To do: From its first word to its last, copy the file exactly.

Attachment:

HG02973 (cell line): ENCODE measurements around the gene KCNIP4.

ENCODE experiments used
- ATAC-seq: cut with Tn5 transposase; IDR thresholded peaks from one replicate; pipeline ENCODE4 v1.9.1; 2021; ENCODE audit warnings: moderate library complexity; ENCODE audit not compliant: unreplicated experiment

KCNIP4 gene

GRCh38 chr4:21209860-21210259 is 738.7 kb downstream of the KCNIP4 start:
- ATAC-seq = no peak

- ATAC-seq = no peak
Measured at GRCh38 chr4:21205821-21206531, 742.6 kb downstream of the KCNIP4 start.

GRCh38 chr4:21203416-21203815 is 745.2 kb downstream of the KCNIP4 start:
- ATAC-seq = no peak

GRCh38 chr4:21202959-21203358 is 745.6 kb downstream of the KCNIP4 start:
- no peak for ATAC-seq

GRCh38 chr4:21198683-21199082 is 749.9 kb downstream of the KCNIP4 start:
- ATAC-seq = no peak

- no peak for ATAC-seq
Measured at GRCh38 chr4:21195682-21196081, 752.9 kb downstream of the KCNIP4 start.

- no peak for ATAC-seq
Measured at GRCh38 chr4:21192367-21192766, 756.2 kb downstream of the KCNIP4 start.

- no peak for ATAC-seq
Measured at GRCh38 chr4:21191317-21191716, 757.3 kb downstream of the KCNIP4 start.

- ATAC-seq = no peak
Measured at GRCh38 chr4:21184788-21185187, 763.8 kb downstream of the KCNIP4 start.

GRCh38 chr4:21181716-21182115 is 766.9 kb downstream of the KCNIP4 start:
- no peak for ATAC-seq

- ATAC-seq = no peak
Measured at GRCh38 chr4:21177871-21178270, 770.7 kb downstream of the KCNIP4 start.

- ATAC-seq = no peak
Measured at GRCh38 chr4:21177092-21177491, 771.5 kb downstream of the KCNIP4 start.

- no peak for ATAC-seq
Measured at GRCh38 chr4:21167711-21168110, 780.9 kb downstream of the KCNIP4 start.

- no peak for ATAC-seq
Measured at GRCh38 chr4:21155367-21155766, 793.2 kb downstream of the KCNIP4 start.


HG02973 (cell line): ENCODE measurements around the gene KCNIP4.

ENCODE experiments used
- ATAC-seq: cut with Tn5 transposase; IDR thresholded peaks from one replicate; pipeline ENCODE4 v1.9.1; 2021; ENCODE audit warnings: moderate library complexity; ENCODE audit not compliant: unreplicated experiment

KCNIP4 gene

GRCh38 chr4:21209860-21210259 is 738.7 kb downstream of the KCNIP4 start:
- ATAC-seq = no peak

- ATAC-seq = no peak
Measured at GRCh38 chr4:21205821-21206531, 742.6 kb downstream of the KCNIP4 start.

GRCh38 chr4:21203416-21203815 is 745.2 kb downstream of the KCNIP4 start:
- ATAC-seq = no peak

GRCh38 chr4:21202959-21203358 is 745.6 kb downstream of the KCNIP4 start:
- no peak for ATAC-seq

GRCh38 chr4:21198683-21199082 is 749.9 kb downstream of the KCNIP4 start:
- ATAC-seq = no peak

- no peak for ATAC-seq
Measured at GRCh38 chr4:21195682-21196081, 752.9 kb downstream of the KCNIP4 start.

- no peak for ATAC-seq
Measured at GRCh38 chr4:21192367-21192766, 756.2 kb downstream of the KCNIP4 start.

- no peak for ATAC-seq
Measured at GRCh38 chr4:21191317-21191716, 757.3 kb downstream of the KCNIP4 start.

- ATAC-seq = no peak
Measured at GRCh38 chr4:21184788-21185187, 763.8 kb downstream of the KCNIP4 start.

GRCh38 chr4:21181716-21182115 is 766.9 kb downstream of the KCNIP4 start:
- no peak for ATAC-seq

- ATAC-seq = no peak
Measured at GRCh38 chr4:21177871-21178270, 770.7 kb downstream of the KCNIP4 start.

- ATAC-seq = no peak
Measured at GRCh38 chr4:21177092-21177491, 771.5 kb downstream of the KCNIP4 start.

- no peak for ATAC-seq
Measured at GRCh38 chr4:21167711-21168110, 780.9 kb downstream of the KCNIP4 start.

- no peak for ATAC-seq
Measured at GRCh38 chr4:21155367-21155766, 793.2 kb downstream of the KCNIP4 start.